New: What happens if no DTE calculated

The regulations contain a new provision for what happens if a program has a DTE rate one year but not the next. In this situation it will remain in whatever status it was in the prior year. So a program that fails in year one, has no rates in year two will stay as a failing program. But if a program has no rates calculated for four years then it will have its status reset. What’s not clear about this is whether a program that fails in year one, has no rates in year two, and passes in year three will be considered to be a failing and ineligible program or not. UPDATE: In reading the full text what this means is that a program that failed in year one and has no rates in year two is treated as if they are still a program with one failure. So that means they still have to give student warnings but don’t lose eligibility.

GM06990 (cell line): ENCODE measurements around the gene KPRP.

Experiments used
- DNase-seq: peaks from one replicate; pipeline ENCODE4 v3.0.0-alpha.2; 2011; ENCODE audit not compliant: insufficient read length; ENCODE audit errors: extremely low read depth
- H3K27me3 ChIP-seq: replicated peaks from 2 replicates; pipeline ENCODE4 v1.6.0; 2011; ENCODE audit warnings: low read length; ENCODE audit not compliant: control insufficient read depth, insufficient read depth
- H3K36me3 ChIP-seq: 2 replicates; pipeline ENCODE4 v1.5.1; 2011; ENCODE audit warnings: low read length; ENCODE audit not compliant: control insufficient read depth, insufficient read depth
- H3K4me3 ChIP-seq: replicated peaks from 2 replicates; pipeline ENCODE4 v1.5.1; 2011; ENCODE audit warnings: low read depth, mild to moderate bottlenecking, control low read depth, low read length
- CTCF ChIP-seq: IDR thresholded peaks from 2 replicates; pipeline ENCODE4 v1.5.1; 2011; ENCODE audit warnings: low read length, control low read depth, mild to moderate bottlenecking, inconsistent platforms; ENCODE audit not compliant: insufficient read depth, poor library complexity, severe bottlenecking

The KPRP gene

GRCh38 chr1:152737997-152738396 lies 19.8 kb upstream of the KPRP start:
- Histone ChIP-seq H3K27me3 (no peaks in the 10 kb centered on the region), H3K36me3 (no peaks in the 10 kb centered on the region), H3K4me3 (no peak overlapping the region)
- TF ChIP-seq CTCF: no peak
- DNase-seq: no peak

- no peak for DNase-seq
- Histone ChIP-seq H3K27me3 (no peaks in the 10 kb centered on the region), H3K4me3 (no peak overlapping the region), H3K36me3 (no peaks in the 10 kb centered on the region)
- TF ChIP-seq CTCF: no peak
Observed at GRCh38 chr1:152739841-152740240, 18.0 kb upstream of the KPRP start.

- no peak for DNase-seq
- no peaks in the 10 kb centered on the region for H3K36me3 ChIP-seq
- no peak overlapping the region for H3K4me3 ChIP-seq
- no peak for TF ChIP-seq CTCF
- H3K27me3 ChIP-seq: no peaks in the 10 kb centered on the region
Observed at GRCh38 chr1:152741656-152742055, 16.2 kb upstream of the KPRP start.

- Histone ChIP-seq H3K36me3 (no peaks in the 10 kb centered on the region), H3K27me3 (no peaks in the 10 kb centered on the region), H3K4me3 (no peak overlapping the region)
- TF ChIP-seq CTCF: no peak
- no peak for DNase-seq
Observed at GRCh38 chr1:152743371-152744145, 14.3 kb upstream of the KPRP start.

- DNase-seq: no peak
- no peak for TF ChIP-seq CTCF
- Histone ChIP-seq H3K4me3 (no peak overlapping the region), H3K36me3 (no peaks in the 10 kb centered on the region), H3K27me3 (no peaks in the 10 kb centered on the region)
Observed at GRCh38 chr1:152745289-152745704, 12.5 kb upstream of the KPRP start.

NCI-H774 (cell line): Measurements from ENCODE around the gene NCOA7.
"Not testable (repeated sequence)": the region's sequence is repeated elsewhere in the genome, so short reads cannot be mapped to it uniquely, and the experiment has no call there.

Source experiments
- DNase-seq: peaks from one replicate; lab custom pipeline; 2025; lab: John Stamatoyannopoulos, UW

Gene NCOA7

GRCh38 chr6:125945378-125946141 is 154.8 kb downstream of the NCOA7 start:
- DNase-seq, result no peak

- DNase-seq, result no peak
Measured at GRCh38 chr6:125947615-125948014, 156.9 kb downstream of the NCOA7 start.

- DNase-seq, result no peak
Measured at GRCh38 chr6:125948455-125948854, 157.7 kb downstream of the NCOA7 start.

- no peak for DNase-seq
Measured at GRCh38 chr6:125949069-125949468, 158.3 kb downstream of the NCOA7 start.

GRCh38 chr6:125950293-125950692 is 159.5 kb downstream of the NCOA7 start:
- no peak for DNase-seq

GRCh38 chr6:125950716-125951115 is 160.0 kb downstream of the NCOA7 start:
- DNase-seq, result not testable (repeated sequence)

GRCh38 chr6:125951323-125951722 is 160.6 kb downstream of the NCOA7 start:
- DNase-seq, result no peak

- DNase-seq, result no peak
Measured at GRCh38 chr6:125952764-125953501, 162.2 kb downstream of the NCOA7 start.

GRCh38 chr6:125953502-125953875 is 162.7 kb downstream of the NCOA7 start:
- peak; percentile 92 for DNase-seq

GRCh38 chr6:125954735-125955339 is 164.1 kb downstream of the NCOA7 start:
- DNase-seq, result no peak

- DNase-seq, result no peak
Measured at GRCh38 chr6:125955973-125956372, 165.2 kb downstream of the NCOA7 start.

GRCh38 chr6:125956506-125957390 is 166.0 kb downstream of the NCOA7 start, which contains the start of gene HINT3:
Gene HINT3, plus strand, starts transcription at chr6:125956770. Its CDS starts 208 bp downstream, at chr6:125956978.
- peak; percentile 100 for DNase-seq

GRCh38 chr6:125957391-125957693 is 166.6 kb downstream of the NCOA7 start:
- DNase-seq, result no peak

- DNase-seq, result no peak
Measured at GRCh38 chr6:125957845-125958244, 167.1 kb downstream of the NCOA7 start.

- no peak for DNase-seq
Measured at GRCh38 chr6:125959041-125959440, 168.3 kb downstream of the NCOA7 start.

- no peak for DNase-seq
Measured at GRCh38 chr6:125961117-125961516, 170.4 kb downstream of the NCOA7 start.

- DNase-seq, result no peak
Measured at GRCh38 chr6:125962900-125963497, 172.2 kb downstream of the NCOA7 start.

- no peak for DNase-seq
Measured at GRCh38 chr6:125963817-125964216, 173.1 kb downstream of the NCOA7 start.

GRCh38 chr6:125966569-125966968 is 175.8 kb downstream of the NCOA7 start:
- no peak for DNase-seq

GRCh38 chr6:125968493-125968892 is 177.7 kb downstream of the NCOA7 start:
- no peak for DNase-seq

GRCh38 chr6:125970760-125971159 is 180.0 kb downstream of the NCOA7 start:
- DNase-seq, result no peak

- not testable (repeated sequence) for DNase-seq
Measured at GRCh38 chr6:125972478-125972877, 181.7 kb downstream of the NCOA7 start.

Same: Disclosures for programs about to lose eligibility

Just as before, the only consequence for programs that fail or are in the zone is that the year before they might lose eligibility (after one failure or three years in the zone) they have to provide a warning disclosure to both enrolled and prospective students. The biggest difference is that e-mailed warnings must get some kind of electronic or written acknowledgement from the student that they got the message.

New: Disclosing determinations about meeting licensure requirements